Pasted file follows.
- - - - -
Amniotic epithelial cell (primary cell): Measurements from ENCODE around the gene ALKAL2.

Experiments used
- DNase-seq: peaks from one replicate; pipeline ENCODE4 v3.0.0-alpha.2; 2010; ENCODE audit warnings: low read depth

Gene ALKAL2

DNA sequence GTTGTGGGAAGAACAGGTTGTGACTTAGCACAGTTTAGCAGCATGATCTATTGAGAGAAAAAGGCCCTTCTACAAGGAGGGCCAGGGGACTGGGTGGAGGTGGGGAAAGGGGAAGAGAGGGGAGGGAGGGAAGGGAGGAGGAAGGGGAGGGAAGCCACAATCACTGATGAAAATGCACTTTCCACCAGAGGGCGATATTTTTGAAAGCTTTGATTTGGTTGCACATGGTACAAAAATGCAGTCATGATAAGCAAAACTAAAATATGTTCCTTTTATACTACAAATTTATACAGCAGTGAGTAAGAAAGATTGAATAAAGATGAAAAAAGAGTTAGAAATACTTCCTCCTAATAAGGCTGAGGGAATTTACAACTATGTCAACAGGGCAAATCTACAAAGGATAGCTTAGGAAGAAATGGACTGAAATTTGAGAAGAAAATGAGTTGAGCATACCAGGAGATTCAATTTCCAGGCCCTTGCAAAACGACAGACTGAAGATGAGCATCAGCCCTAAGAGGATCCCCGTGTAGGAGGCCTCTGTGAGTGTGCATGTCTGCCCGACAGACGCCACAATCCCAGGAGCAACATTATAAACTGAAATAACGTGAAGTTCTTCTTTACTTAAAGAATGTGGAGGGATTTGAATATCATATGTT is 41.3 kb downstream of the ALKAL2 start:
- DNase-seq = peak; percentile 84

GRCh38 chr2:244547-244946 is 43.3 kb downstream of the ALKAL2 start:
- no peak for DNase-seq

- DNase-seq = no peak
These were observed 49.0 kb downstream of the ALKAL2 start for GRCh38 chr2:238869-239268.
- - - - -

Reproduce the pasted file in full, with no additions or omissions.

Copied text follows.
Amniotic epithelial cell (primary cell): Measurements from ENCODE around the gene ALKAL2.

Experiments used
- DNase-seq: peaks from one replicate; pipeline ENCODE4 v3.0.0-alpha.2; 2010; ENCODE audit warnings: low read depth

Gene ALKAL2

DNA sequence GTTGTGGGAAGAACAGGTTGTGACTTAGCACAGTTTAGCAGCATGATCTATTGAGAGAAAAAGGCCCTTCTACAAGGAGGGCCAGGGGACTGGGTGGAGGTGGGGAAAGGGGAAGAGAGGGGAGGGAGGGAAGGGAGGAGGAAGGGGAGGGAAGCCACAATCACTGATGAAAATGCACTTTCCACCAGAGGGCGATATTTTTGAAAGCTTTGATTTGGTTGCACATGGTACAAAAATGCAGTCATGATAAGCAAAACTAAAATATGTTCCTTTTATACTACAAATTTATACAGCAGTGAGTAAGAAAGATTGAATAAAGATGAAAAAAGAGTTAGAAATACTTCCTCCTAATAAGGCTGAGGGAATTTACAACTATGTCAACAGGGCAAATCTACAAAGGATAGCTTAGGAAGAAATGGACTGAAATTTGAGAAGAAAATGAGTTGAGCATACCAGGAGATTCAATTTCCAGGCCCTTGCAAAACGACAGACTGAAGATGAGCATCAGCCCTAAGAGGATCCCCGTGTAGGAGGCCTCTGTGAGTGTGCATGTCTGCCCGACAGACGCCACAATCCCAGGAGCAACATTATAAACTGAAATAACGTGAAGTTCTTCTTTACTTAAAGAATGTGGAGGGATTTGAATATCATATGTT is 41.3 kb downstream of the ALKAL2 start:
- DNase-seq = peak; percentile 84

GRCh38 chr2:244547-244946 is 43.3 kb downstream of the ALKAL2 start:
- no peak for DNase-seq

- DNase-seq = no peak
These were observed 49.0 kb downstream of the ALKAL2 start for GRCh38 chr2:238869-239268.